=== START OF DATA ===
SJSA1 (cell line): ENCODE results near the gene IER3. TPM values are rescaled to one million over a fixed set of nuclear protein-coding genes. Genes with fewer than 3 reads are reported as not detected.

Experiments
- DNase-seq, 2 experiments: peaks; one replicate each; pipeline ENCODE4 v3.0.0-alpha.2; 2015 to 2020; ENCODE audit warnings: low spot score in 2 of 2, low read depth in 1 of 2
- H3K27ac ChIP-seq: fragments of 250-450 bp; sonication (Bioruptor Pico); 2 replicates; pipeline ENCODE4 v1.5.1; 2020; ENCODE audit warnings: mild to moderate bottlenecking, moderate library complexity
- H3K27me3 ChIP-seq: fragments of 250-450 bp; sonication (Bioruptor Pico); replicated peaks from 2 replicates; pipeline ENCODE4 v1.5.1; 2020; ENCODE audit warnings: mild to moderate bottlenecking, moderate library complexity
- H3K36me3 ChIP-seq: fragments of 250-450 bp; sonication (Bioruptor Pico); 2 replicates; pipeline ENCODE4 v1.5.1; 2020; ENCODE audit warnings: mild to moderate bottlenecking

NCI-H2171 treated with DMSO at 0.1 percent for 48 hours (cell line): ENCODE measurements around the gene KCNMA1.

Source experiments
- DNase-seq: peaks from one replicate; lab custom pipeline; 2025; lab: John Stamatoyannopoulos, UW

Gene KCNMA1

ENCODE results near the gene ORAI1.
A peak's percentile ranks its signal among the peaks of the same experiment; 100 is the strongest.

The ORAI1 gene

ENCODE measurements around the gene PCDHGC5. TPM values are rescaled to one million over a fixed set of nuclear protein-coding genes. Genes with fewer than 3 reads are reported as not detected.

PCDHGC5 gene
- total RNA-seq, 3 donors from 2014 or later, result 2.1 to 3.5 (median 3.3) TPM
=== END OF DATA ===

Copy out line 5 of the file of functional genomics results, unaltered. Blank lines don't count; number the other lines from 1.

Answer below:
- H3K27me3 ChIP-seq: fragments of 250-450 bp; sonication (Bioruptor Pico); replicated peaks from 2 replicates; pipeline ENCODE4 v1.5.1; 2020; ENCODE audit warnings: mild to moderate bottlenecking, moderate library complexity